Anybody Else Learning a Foreign Language?

Discussion in 'General Discussion' started by westv, 1 Jul 2019.

  1. westv

    westv Established Member

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    Started on Spanish a few weeks ago. I had a short attempt to learn it years ago but got too distracted. Let's see how it goes this time!
     
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  3. Fredtheshred

    Fredtheshred Member

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    I downloaded an app about 3 weeks ago to start learning French. The only problem is that it doesn't use the system schools used to teach.

    We used to get verbs....with I do/you do(s)/ we do/ he does/ they do etc.

    Now they try to give whole phrases, to learn 20% of the phrases we use 80% of the time.

    Im still unsure which is best as its too early.
     
  4. Aictos

    Aictos On Moderation

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    Have either of you two tried Duolingo?

    Used it in 2016/2017 to better my knowledge of German, best thing about it is the fact it keeps a log of your German skills so if you haven’t done Verbs for a while it gently prods you into redoing them to keep up your knowledge.

    Far superior to Rosetta Stone as that one you really do need to get the pronouncing of the words spot on, Duolingo is far more approachable!
     
  5. J-2739

    J-2739 Established Member

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    Just finished German; never again...
     
  6. Howardh

    Howardh Established Member

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    Dutch. Been trying for years but don't get the practice. I need a holiday in st Maarten, or at least half of st Maarten!
     
  7. Howardh

    Howardh Established Member

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    Adds, at school I rebelled against compulsory French as we spent our holidays in Italy and I wanted to learn Italian to chat up the Italian gi......get fully into the Latin culture. We didn't have an Italian teacher and they wouldn't allow me to teach myself in school time using linguaphone. First part, fair enough, second, petty.IMO, naturally!
     
  8. GusB

    GusB Established Member

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    I have Duolingo on my tablet, and started learning Swedish, partly to impress a couple of Swedish friends, but mainly to understand the dialogue in "Beck" and other Scandinavian television dramas. I think it has been about four years since I opened the app.

    At school we had the choice of French or German (I chose French), but we were allowed to pick up other languages in 5th and 6th years. I dabbled with Russian, but in the end I didn't have space for it in my timetable.
     
  9. bramling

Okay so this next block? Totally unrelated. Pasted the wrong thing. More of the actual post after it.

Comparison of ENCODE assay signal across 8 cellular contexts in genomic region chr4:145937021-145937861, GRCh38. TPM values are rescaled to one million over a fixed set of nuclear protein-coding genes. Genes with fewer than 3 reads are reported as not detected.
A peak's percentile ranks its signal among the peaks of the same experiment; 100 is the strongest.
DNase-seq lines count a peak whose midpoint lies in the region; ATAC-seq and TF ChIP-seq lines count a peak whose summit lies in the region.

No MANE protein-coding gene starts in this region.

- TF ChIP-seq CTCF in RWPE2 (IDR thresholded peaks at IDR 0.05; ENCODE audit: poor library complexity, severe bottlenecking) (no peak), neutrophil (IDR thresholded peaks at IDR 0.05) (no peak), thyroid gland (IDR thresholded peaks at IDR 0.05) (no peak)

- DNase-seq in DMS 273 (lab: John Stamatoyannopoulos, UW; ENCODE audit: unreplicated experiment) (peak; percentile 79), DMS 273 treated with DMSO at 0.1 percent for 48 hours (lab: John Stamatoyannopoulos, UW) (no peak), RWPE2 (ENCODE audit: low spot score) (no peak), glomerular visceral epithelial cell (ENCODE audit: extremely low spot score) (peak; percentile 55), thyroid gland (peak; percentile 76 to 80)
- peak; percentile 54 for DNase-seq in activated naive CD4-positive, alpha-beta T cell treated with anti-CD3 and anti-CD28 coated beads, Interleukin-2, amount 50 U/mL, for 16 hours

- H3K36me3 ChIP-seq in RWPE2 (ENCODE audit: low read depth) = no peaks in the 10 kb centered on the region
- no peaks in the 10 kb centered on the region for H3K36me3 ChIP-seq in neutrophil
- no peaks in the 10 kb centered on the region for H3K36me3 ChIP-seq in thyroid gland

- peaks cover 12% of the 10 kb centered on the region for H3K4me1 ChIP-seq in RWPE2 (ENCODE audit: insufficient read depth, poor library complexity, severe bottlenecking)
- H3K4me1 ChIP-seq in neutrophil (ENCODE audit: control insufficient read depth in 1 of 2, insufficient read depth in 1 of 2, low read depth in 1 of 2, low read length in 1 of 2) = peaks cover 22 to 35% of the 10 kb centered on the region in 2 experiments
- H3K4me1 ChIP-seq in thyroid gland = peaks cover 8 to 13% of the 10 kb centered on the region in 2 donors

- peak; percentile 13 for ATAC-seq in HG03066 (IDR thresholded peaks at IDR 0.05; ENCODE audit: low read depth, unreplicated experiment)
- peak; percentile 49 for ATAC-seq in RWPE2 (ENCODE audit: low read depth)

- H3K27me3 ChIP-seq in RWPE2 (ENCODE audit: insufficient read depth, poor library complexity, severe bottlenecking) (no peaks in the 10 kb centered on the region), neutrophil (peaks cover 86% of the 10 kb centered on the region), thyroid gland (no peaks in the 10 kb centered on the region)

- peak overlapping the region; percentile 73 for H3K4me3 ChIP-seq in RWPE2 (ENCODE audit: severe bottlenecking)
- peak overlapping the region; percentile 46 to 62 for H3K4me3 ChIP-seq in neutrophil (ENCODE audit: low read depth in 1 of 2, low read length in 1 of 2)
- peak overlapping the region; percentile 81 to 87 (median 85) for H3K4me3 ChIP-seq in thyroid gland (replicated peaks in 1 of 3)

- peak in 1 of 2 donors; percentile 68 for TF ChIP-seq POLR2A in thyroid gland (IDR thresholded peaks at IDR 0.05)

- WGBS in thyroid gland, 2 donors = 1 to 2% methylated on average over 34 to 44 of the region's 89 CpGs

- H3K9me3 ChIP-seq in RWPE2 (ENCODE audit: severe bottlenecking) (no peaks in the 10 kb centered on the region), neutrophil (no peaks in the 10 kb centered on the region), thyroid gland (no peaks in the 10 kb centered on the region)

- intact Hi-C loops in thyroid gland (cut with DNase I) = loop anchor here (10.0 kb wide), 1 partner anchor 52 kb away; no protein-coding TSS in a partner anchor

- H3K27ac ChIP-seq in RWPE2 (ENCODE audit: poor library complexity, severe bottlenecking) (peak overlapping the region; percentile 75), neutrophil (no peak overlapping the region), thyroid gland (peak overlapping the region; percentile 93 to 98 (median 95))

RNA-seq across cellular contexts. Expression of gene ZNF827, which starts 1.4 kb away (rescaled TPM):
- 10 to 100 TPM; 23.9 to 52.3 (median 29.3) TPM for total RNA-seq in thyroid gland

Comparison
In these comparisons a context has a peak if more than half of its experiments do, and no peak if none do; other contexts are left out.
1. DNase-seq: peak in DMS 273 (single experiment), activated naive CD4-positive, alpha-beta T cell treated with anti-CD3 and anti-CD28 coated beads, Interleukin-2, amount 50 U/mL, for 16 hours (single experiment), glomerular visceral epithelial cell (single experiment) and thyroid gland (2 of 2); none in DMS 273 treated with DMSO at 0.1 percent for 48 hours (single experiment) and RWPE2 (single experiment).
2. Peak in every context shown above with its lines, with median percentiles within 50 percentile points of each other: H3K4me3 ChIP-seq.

bramling Established Member

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    Wouldn’t say I’m learning it as such, but I’m certainly picking up Welsh, elements of it at least.
     
  10. Calthrop

    Calthrop Established Member

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    I've long thought that I'd like to learn at least some Welsh. Tried it in my teens -- got several chapters into the "Teach Yourself..." book. Had the idea of giving it another try, a couple of years ago: got a couple of introductory books -- but in the event, was too lazy to actually do anything about it.
     
  11. Aictos

    Aictos On Moderation

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    When I was in the 6th form, the school offered Italian as a new alternative to German, French or Urdu - although we had the teacher available of the entire 6th form only two students expressed a interest so it was withdrawn as it made no sense financially to run the course.
     
  12. Fredtheshred

    Fredtheshred Member

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    I use the Mosalingua app for French, though they offer loads. It seems pretty good, but as I said, alot different to school.

    The advanced version costs a fiver, but im plodding through without that so far.
     
  13. takno

    takno Established Member

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    Duolingo has managed to eliminate most of the things that made it good since 2017 like all the timed repetition, whilst keeping the dependence on weird sentence exercises for absolutely everything. They are gradually adding explanatory notes, although not in a way that's particularly usable. Mostly they just seem to be pushing things that make you watch more ads or force you to pay. Overall it feels like a nice idea that's taken on tens of millions in venture capital and now needs a payday.